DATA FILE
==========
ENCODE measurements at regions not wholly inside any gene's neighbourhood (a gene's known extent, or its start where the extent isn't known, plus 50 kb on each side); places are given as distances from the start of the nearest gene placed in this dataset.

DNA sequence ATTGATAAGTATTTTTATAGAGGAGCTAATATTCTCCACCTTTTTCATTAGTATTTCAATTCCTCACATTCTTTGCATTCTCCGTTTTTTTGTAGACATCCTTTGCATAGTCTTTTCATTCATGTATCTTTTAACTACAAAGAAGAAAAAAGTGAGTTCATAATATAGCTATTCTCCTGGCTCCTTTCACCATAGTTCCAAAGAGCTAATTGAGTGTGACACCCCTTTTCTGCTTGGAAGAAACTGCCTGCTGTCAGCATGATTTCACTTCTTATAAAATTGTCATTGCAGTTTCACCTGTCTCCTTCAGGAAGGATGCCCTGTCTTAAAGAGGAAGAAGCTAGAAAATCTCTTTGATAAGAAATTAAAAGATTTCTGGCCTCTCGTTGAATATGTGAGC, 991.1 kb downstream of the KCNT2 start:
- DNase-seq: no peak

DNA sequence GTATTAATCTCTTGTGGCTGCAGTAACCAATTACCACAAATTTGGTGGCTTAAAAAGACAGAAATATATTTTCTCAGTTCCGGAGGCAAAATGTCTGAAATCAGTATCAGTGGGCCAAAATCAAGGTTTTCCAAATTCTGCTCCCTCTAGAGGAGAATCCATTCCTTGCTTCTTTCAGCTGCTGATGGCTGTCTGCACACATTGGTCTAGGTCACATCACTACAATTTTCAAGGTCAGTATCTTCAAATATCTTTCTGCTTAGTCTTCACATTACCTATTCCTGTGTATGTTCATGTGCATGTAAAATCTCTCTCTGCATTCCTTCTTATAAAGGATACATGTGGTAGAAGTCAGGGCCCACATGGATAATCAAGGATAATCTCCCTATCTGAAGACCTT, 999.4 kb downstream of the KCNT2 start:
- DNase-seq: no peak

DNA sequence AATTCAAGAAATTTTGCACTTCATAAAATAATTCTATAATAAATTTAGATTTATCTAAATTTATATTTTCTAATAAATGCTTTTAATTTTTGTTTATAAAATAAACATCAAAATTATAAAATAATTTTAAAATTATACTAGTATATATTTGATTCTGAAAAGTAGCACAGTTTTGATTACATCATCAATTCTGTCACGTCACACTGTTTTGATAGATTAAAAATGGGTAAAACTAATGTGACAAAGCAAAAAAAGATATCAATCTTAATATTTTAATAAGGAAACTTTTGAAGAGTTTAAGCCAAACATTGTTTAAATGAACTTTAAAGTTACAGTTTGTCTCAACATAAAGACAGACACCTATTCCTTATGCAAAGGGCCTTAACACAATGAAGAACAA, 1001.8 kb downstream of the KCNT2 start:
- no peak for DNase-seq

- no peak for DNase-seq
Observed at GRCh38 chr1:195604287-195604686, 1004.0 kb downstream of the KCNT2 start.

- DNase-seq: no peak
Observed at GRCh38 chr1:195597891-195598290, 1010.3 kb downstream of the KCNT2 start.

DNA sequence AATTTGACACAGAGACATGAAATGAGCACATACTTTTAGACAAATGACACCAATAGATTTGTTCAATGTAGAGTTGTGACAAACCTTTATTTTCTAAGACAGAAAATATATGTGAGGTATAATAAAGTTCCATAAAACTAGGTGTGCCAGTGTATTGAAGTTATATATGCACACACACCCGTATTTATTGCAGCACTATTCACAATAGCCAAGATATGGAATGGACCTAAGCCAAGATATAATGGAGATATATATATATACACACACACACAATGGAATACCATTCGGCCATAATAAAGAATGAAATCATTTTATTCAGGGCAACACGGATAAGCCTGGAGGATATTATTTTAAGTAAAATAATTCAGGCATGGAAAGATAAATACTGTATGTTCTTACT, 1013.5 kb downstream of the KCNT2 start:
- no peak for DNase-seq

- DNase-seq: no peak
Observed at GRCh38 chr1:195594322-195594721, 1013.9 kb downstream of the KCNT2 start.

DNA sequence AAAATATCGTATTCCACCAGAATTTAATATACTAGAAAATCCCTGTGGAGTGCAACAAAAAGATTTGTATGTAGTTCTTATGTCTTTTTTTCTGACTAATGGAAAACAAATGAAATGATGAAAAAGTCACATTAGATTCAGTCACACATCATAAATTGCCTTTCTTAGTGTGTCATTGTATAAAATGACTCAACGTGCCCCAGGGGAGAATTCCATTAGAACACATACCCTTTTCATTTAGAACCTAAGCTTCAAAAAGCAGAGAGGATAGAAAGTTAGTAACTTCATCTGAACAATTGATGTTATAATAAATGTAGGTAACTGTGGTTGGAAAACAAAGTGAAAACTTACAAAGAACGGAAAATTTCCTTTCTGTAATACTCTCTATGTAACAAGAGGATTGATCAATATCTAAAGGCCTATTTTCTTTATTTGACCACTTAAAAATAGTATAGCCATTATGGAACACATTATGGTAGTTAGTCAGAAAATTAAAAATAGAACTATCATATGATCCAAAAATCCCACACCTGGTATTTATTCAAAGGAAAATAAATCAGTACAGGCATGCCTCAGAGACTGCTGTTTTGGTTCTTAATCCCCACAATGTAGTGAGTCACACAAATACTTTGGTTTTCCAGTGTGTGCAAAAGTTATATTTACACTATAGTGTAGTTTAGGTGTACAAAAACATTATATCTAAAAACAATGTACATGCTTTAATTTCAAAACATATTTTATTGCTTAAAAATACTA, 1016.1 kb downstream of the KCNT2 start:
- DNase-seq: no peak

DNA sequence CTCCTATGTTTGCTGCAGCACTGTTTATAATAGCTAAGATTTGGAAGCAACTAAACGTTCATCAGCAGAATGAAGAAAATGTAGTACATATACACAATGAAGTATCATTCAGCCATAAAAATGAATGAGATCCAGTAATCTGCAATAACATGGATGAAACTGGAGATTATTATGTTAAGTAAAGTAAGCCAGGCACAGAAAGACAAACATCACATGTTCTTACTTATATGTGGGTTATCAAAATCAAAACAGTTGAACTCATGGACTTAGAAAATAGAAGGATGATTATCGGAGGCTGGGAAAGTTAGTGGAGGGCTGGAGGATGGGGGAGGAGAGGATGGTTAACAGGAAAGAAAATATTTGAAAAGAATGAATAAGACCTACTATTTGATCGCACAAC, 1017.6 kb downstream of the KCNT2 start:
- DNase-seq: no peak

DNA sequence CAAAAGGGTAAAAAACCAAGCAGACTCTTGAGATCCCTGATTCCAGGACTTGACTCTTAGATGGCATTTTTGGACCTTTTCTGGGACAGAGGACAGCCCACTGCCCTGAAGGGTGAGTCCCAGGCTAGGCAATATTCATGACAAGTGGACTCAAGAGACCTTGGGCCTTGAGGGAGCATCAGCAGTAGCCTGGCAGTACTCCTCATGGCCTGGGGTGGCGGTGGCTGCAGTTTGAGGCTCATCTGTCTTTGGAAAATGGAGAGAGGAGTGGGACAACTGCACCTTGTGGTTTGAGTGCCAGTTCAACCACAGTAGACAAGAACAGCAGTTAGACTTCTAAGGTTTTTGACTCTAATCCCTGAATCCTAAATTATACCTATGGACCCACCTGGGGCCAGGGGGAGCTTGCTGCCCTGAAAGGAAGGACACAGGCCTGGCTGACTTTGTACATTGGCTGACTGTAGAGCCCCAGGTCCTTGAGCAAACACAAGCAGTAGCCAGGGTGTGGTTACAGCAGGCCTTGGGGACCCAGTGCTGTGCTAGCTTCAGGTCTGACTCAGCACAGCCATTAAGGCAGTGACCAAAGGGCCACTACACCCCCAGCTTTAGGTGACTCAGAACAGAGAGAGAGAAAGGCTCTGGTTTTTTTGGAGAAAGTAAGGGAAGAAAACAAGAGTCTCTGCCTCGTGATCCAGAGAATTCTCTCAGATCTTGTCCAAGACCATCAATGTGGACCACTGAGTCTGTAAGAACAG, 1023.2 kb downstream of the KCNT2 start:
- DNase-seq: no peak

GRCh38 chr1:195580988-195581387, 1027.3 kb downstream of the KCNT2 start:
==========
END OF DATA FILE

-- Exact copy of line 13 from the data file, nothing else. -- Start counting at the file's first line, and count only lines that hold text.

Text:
- no peak for DNase-seq